Intelléxit quidem, illo docénte interius qui et apparébat exterius, quod, licet passiónis infirmitas cum immortalitate spíritus seráphici nullátenus conveníret, ídeo tamen hujúsmodi visio suis fuerat præsentáta conspéctibus, ut amícus ipse Christi prænosceret, se, non per martyrium carnis sed per incendium mentis, totum in Christi Jesu crucifixi expréssam similitúdinem transformándum. Dispárens ítaque visio, post arcanum ac famíliare collóquium, mentem ipsíus seráphico interius inflammávit ardore; carnem vero Crucifixo conformi exterius insignívit effigie, tamquam si ad ignis liquefactivam virtútem præámbulam sigillativa quædam esset impréssio subsecuta.
Now, the English translation provided at the same website:
The burning of his desire made his heart rise towards God like the heart of a seraph, and his tender answering love yearned to be changed into the likeness of him who hath so loved us that he was content to bear the Cross. And it was so that one morning early, about the time of the Feast of the Exaltation of the Holy Cross, he was praying upon the side of the mountain, and there appeared to him as it had been one of the Seraphim, having six wings, glorious and fiery, flying to him from heaven. It came therefore very swiftly, and stood in the air, hard by the man of God. He beheld then the appearance thereof that it was not winged only, but crucified also. His hands and feet were stretched forth and nailed to a Cross. Twain of his wings were lifted up and joined one to the other over his head, and twain were stretched forth to fly withal, and with twain he wrapped around his body. When Francis saw it, he was sore amazed, and his soul was filled with sorrow and gladness, for the eyes of him that appeared were full of strange love and tenderness, so that he conceived great rejoicing thereat, but the nailing to the Cross was so exceedingly dreadful, that as he saw it, a sword of sorrow pierced his soul.

Then he whom he beheld with his bodily eyes, began to speak silently unto him in his heart, and he understood that albeit the deathless Séraphim cannot suffer or faint, this vision was nevertheless therefore set before him, that he might know that as a friend of Christ he was to be all changed into the likeness of Christ Jesus crucified, not by the martyrdom of the body, but by the fervour of the soul. Then they held together some sweet converse, as of a man with his friend, and the vision passed from him, but his heart was kindled inwardly with the fire of the Seraphim, and his body was outwardly changed into the likeness of him who was crucified, even as wax is softened by the fire and taketh the impression of the seal.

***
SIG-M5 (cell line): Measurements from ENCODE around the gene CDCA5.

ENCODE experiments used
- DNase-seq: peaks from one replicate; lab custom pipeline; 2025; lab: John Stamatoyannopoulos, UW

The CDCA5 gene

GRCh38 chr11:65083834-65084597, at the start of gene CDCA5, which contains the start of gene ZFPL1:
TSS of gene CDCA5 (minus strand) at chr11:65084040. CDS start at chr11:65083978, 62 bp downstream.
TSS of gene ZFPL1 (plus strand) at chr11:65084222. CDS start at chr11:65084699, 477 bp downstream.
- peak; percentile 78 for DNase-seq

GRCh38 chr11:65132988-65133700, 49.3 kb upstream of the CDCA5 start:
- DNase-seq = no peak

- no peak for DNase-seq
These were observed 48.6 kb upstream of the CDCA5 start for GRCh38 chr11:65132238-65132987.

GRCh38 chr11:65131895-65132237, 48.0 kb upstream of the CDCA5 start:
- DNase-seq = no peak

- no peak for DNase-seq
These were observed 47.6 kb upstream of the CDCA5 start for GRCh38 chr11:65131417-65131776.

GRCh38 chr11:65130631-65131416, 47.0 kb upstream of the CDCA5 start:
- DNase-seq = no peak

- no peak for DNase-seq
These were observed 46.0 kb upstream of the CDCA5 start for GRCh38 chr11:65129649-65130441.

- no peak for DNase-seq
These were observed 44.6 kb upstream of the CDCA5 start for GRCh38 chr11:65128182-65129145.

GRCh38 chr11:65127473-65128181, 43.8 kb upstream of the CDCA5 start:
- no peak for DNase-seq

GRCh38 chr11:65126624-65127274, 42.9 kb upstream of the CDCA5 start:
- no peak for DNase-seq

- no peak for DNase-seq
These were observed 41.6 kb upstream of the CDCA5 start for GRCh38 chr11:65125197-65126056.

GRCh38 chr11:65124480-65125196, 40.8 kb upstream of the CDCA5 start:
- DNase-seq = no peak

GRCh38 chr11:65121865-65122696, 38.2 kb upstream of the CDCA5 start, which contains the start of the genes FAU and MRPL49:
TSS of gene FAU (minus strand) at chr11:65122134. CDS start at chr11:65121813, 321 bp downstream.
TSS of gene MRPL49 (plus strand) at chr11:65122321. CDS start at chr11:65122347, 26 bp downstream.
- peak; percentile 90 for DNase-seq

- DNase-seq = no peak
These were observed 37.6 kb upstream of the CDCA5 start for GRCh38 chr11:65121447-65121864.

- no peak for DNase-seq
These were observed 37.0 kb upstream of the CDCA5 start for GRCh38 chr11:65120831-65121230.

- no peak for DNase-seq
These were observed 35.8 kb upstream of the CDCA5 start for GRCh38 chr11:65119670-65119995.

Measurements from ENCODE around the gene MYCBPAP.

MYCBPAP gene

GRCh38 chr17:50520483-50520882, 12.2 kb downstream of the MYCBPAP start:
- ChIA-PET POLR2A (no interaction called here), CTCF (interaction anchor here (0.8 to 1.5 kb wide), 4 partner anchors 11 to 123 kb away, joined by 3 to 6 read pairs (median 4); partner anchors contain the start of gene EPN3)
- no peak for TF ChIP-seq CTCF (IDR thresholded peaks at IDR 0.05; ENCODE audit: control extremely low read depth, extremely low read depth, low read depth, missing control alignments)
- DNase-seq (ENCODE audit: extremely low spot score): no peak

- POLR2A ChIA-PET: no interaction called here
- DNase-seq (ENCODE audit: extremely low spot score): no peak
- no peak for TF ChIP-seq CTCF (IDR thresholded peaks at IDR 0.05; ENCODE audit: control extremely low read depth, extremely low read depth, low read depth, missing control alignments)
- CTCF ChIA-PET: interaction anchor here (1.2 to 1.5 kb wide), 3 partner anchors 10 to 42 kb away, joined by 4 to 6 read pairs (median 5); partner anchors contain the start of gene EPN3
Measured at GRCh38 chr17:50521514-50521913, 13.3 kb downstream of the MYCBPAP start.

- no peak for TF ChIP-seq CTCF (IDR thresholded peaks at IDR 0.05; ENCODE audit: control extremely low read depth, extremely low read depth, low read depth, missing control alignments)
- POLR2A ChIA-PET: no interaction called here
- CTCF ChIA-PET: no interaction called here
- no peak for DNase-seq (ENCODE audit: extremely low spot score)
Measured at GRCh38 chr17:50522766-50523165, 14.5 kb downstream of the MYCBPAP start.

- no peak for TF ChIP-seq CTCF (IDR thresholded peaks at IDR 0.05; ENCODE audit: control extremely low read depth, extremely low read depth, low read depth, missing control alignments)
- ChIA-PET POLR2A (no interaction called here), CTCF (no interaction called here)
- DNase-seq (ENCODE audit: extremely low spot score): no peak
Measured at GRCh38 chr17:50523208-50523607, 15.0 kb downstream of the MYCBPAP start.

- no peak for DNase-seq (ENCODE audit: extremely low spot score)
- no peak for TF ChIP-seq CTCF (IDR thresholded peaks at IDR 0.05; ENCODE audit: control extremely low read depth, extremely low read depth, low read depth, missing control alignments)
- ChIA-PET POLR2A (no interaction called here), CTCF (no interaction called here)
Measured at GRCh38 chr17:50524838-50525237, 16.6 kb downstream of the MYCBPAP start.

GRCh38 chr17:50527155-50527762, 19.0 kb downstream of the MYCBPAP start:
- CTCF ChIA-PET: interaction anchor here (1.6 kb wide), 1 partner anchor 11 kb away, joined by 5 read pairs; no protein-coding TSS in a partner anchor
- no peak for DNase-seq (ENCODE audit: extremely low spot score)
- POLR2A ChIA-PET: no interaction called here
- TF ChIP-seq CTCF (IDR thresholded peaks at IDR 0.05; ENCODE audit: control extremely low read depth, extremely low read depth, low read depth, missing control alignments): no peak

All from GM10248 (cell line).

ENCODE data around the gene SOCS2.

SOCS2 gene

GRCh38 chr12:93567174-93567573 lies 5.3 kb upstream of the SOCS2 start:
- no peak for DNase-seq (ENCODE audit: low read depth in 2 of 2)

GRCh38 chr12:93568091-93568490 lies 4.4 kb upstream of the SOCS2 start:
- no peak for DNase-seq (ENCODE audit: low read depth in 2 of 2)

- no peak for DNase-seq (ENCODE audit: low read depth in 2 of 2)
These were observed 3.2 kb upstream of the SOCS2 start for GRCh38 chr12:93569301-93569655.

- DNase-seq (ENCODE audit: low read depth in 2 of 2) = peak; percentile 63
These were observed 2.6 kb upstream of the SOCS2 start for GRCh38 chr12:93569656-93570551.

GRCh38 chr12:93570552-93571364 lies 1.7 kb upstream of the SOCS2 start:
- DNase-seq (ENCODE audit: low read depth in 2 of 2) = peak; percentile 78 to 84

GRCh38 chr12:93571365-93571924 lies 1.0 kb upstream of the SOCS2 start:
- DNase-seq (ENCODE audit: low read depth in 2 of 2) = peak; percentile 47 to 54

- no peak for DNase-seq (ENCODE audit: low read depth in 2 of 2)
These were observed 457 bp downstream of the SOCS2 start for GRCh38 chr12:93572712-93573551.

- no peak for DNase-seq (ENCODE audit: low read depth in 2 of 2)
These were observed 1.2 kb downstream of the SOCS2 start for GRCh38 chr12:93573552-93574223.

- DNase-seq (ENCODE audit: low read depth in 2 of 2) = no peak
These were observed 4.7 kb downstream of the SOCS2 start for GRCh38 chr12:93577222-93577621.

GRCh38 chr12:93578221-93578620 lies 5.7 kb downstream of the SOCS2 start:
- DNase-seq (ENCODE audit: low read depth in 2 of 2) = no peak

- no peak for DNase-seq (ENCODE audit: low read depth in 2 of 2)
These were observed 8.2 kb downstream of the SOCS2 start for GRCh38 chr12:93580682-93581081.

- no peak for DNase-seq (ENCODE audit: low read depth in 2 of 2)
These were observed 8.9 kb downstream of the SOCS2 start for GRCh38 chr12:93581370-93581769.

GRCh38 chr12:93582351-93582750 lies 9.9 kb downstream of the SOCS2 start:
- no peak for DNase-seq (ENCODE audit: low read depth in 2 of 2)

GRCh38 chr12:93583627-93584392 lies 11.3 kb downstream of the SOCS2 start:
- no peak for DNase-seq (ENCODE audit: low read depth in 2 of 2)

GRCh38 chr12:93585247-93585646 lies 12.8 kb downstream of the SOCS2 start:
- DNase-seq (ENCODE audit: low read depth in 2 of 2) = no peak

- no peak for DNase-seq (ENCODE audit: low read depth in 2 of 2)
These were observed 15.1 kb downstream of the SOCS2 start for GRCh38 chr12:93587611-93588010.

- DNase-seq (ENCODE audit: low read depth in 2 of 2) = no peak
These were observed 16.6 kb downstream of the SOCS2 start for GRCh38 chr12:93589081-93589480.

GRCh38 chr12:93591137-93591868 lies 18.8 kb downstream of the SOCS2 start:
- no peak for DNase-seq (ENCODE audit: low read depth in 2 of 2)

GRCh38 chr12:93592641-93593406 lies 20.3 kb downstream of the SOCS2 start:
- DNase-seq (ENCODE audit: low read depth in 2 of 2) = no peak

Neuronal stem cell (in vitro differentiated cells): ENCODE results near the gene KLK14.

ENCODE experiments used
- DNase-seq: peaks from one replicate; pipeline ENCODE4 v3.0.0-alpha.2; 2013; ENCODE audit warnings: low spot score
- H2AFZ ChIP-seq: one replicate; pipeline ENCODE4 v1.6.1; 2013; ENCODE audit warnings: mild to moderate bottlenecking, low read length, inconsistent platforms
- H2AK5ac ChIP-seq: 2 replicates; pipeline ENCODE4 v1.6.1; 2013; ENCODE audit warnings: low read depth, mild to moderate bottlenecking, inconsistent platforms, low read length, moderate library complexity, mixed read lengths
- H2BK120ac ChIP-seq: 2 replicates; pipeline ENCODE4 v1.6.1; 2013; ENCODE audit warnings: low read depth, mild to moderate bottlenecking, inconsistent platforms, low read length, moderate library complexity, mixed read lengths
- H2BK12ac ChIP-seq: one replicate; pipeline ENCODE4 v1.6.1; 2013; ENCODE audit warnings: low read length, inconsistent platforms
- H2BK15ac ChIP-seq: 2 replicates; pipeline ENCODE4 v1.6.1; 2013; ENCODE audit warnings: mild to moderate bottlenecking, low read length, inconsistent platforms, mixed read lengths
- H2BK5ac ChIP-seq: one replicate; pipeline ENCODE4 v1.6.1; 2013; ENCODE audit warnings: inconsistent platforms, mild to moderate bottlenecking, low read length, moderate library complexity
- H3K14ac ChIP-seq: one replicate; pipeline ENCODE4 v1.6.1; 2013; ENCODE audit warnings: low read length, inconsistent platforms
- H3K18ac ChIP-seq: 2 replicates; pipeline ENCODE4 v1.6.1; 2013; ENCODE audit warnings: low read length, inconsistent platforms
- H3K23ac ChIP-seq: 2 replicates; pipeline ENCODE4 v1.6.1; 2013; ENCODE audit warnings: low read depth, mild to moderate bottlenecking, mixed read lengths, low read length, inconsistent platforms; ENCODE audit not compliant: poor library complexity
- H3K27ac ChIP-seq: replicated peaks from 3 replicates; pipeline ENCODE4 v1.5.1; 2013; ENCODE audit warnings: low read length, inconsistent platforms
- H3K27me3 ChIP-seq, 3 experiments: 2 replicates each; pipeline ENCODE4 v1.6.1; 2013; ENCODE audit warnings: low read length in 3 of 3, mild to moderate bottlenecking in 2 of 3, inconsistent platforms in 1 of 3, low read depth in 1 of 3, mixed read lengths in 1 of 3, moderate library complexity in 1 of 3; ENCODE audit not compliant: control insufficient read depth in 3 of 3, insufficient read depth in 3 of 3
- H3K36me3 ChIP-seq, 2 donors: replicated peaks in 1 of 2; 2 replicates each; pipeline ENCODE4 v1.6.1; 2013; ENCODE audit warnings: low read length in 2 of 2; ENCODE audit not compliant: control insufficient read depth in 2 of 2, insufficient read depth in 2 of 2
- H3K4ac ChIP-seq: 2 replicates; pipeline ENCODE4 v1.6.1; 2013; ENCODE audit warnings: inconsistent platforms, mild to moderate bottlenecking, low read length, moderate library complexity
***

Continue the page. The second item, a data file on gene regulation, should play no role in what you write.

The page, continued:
Bonaventure describes St. Francis as seeing his own desire for heavenly things rise like the heart of a seraph toward God and his own love for Christ yearn for transformation into the likeness of Christ crucified. This desire and yearning of his heart, his "fervour of the soul," subsequently becomes transformed into a vision of something like a seraph but also like Christ. Bonaventure apparently wants us to see Francis as envisioning his own seraphlike soul in the form of Christ crucified. Christ is not winged, and seraphs do not suffer, so Francis is seeing neither a seraph nor Christ but a vision of his own soul in the form of a seraphlike Christ, with which he converses and which transforms his body to bear the stigmata.

I'm relying on the English translation provided, so my interpretation is provisional, but it seems at least plausible. If so, then the paintings depicting the stigmatization of St. Francis are presenting us with an image of his soul in the image of a seraph in the image of Christ. The painting itself is yet another image, so we have fourfold imagery with this painting.

Rather complex, as Brandon notes.

Yet even though Christ is not being portrayed as an angel -- for a soul is being presented as a seraph in the form of Christ instead -- the effect wrought by the painting itself is precisely that of portraying Christ as an angel, at least to the uninitiated viewer.